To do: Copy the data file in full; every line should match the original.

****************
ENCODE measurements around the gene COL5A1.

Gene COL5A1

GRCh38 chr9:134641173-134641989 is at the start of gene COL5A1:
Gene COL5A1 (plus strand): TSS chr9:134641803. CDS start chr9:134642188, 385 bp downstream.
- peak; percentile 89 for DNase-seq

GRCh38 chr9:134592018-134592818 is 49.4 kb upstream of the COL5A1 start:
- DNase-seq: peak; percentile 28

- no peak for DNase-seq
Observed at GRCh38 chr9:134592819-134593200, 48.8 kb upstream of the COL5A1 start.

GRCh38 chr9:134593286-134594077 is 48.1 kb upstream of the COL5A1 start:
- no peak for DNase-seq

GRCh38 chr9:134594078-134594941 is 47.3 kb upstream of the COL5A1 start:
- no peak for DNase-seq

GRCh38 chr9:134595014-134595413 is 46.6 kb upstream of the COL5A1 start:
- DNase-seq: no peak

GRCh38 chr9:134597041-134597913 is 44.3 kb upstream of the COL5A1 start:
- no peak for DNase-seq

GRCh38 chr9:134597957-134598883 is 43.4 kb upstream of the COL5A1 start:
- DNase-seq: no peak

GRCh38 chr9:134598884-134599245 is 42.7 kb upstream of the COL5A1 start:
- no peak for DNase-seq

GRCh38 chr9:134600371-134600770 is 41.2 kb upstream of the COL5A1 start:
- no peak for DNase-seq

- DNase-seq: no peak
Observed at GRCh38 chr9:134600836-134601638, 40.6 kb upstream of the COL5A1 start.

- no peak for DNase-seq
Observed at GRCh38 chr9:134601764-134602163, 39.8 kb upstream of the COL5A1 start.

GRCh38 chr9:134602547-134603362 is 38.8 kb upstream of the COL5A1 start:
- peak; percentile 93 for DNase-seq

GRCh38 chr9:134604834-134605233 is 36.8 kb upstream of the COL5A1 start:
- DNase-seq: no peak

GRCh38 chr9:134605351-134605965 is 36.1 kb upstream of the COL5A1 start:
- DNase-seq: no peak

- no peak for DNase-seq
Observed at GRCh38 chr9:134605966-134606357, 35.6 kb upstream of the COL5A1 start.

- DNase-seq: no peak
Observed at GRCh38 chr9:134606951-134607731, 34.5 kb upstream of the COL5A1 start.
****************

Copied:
ENCODE measurements around the gene COL5A1.

Gene COL5A1

GRCh38 chr9:134641173-134641989 is at the start of gene COL5A1:
Gene COL5A1 (plus strand): TSS chr9:134641803. CDS start chr9:134642188, 385 bp downstream.
- peak; percentile 89 for DNase-seq

GRCh38 chr9:134592018-134592818 is 49.4 kb upstream of the COL5A1 start:
- DNase-seq: peak; percentile 28

- no peak for DNase-seq
Observed at GRCh38 chr9:134592819-134593200, 48.8 kb upstream of the COL5A1 start.

GRCh38 chr9:134593286-134594077 is 48.1 kb upstream of the COL5A1 start:
- no peak for DNase-seq

GRCh38 chr9:134594078-134594941 is 47.3 kb upstream of the COL5A1 start:
- no peak for DNase-seq

GRCh38 chr9:134595014-134595413 is 46.6 kb upstream of the COL5A1 start:
- DNase-seq: no peak

GRCh38 chr9:134597041-134597913 is 44.3 kb upstream of the COL5A1 start:
- no peak for DNase-seq

GRCh38 chr9:134597957-134598883 is 43.4 kb upstream of the COL5A1 start:
- DNase-seq: no peak

GRCh38 chr9:134598884-134599245 is 42.7 kb upstream of the COL5A1 start:
- no peak for DNase-seq

GRCh38 chr9:134600371-134600770 is 41.2 kb upstream of the COL5A1 start:
- no peak for DNase-seq

- DNase-seq: no peak
Observed at GRCh38 chr9:134600836-134601638, 40.6 kb upstream of the COL5A1 start.

- no peak for DNase-seq
Observed at GRCh38 chr9:134601764-134602163, 39.8 kb upstream of the COL5A1 start.

GRCh38 chr9:134602547-134603362 is 38.8 kb upstream of the COL5A1 start:
- peak; percentile 93 for DNase-seq

GRCh38 chr9:134604834-134605233 is 36.8 kb upstream of the COL5A1 start:
- DNase-seq: no peak

GRCh38 chr9:134605351-134605965 is 36.1 kb upstream of the COL5A1 start:
- DNase-seq: no peak

- no peak for DNase-seq
Observed at GRCh38 chr9:134605966-134606357, 35.6 kb upstream of the COL5A1 start.

- DNase-seq: no peak
Observed at GRCh38 chr9:134606951-134607731, 34.5 kb upstream of the COL5A1 start.